Equivalency to a Canadian Common Law Degree Program
The NCA assessment process is designed to determine if an applicant has a thorough understanding and knowledge of Canadian law, equivalent to that of a graduate of a Canadian common law degree program. Those who are determined to have such understanding and knowledge are issued a Certificate of Qualification from the NCA.
Each application is assessed on an individual basis, taking into account each applicant’s educational and professional background. The NCA considers a number of factors, including the following:
- the type of legal system where the legal education was acquired (common law, civil law, hybrid, etc.);
- the length and nature of the legal education program;
- the subject areas studied;
- academic performance in respect of the core subject areas required by the NCA, as well as overall academic performance;
- whether the legal education program is recognized and approved by the local regulatory authority which governs admission to the practice of law in that jurisdiction;
- whether the mode of study was full-time, part-time, in-person or by distance;
- age of degree and/or currency of practice;
- professional legal experience and qualifications; and
- the nature and length of professional legal experience.
The assessment criteria are described in more detail in the current Policies and Guidelines.
The NCA processes applications in the order they are received by the Federation of Law Societies of Canada. An applicant will normally receive an assessment report within 4-6 weeks from the time that all required formalities have been completed and documentation has been received.
After the application has been considered, the NCA issues an assessment to the applicant indicating the requirements, if any, that must be met in order for a Certificate of Qualification to be issued. There are three possible types of requirements:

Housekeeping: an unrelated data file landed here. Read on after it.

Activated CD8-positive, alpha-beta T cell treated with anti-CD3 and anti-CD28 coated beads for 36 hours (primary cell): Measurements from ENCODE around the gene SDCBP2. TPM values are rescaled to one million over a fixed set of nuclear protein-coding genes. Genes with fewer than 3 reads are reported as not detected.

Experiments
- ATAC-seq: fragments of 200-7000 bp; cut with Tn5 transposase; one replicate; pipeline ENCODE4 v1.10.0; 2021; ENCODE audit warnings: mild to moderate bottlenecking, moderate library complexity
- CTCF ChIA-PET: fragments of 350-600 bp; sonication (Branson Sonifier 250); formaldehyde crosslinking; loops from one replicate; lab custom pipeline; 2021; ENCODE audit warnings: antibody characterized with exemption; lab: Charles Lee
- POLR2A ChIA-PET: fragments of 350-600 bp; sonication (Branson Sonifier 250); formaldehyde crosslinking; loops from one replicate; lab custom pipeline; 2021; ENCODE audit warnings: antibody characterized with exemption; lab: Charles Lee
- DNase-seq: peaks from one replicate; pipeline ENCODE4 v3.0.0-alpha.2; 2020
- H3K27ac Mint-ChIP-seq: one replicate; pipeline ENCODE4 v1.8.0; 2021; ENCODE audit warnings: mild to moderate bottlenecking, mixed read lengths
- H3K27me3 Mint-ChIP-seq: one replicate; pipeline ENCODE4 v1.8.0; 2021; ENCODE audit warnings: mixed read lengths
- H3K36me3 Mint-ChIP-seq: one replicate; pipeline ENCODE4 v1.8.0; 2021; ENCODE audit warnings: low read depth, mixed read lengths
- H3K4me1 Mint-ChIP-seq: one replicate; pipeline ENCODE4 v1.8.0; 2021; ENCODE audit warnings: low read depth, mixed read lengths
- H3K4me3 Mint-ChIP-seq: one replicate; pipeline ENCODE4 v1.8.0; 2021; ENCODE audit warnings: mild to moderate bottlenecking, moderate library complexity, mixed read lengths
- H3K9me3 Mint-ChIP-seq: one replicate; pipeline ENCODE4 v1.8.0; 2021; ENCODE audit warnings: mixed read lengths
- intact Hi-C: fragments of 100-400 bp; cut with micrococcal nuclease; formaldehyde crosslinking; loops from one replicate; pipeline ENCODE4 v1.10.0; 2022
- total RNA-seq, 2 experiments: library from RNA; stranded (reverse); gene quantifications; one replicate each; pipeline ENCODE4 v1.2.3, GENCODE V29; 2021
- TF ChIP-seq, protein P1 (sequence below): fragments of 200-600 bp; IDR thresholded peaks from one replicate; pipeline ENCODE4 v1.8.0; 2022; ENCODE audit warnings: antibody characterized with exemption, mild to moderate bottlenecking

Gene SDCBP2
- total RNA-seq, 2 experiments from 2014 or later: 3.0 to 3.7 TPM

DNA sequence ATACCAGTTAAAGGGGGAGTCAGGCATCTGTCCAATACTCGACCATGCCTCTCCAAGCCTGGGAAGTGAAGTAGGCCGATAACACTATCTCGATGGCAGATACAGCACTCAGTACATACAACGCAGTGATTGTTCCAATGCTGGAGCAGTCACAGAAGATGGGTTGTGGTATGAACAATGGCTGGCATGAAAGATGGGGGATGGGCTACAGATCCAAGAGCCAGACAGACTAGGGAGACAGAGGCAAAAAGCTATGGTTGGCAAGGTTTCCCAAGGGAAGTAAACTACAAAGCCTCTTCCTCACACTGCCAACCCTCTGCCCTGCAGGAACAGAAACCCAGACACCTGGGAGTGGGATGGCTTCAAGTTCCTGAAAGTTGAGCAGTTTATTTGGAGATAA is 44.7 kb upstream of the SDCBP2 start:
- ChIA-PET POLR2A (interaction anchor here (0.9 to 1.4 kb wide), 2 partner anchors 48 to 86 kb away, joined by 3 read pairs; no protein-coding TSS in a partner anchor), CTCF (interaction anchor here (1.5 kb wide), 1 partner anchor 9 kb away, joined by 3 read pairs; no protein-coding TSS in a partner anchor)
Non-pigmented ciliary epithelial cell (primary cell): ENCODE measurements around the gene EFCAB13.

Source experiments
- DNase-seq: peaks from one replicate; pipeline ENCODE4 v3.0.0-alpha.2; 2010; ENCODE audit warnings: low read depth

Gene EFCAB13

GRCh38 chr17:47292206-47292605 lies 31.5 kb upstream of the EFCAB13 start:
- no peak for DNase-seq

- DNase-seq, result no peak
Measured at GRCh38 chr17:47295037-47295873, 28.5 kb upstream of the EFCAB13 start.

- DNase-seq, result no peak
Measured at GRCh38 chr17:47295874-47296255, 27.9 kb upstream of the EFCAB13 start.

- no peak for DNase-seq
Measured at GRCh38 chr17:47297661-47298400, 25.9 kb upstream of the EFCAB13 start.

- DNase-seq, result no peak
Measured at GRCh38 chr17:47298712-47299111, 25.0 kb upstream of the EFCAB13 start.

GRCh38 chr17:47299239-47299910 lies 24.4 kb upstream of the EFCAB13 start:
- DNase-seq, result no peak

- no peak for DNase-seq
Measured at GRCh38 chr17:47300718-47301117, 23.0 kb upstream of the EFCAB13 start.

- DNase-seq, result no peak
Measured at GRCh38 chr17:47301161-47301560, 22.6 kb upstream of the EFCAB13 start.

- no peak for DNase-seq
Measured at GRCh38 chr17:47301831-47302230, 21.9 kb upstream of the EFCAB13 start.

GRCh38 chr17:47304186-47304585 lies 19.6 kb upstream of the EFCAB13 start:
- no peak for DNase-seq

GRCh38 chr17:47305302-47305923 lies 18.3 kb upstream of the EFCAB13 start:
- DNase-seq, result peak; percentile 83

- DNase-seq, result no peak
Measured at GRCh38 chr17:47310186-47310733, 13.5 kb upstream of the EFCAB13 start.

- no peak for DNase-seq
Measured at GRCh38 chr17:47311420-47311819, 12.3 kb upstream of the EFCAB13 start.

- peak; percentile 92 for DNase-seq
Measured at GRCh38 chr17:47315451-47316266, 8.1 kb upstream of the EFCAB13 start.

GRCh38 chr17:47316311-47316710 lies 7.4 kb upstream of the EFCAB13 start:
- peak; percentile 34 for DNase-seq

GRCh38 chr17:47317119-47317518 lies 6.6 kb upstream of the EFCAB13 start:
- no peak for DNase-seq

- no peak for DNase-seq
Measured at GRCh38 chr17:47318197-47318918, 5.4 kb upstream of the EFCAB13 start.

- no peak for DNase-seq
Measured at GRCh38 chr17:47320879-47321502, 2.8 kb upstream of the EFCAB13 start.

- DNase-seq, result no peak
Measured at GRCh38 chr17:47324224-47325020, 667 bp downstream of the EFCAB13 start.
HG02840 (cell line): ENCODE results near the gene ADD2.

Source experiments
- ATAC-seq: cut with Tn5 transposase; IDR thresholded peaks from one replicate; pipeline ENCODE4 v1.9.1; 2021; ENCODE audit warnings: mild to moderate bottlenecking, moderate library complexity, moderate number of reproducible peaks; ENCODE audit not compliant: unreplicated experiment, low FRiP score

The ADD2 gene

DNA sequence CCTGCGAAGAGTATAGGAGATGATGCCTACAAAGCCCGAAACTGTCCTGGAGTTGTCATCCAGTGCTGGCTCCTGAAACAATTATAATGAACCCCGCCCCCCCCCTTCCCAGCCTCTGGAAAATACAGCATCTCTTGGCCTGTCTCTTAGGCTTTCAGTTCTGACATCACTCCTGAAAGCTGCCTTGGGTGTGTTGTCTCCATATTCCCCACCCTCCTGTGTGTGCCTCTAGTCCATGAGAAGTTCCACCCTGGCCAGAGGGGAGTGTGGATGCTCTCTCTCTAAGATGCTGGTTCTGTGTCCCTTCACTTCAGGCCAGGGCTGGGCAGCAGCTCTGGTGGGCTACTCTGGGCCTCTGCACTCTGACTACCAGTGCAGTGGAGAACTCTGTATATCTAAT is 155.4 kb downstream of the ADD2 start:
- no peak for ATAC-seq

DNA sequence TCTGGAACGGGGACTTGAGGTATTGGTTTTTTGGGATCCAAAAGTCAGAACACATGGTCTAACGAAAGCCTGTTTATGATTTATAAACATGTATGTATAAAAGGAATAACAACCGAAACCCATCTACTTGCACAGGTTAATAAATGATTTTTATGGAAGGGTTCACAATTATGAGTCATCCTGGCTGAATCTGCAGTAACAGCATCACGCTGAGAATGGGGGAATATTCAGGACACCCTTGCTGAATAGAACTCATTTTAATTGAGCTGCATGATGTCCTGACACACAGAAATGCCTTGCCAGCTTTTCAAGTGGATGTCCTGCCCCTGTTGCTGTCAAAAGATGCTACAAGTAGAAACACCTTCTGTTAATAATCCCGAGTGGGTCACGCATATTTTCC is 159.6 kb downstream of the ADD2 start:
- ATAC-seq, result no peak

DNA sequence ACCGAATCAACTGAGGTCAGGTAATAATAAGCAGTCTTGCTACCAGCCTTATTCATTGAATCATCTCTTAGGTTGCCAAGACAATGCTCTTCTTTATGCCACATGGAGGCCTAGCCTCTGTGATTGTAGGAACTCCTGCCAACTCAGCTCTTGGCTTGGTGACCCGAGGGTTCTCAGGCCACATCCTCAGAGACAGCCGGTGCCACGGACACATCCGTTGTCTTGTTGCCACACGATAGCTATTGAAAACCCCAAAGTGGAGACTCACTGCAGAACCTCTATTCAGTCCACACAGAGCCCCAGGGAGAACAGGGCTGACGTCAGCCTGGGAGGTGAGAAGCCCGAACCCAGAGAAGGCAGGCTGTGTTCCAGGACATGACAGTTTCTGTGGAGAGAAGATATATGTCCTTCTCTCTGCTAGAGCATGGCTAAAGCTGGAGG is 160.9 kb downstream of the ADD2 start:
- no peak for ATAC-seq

- passing examinations set and administered by the NCA in prescribed subject areas of law;
- taking courses in prescribed subject areas of law at a Canadian law school; or
- completion of a Canadian common law degree program.
After a file is assessed, the NCA issues an assessment report that outlines requirements applicants must meet to demonstrate competence in specific subject areas, as described in the current NCA Policies and Guidelines.
The requirements that are assigned focus on the competence of applicants in core common law subjects, including five Canadian subjects which are mandatory for all applicants. Clicking on each subject area will explain why each requirement is mandatory:
- Canadian Administrative Law
- Canadian Constitutional Law
- Canadian Criminal Law
- Foundations of Canadian Law
- Canadian Professional Responsibility
The other core common law subjects are:
In some cases, particularly when an applicant’s law degree is less than three years, other subject areas may be assigned, including: Business Organizations (formerly Corporate Law), Civil Procedure, Commercial Law, Evidence, Family Law, Remedies, Tax Law, and Trusts.
Appealing an Assessment
An applicant may appeal the assessment issued by the NCA by submitting, through the NCA portal, a letter to the NCA together with payment of the prescribed appeal fee, indicating the reasons for the appeal. An Appeal Panel established by the NCA considers the appeal and issues its decision on the basis of the applicant’s submission and the written documentation contained in the file. The Appeal Panel may reduce or supplement the requirements set out in the decision being appealed.
The fee for an appeal of an assessment is $280 CDN, plus applicable taxes. Please note the NCA accepts credit card payments only. Please review the NCA Appeal Policy that begins with Section 4 (Page 12) of the current Policies and Guidelines prior to submitting an appeal.
NCA Appeal Panels are constituted to consider any appeals received on or before the following dates during each year: January 30; April 30; July 30; October 30.
- NCA Exam Rate Increase April 16, 2018
- Updates to NCA Syllabi for Canadian Administrative Law and Family Law January 31, 2018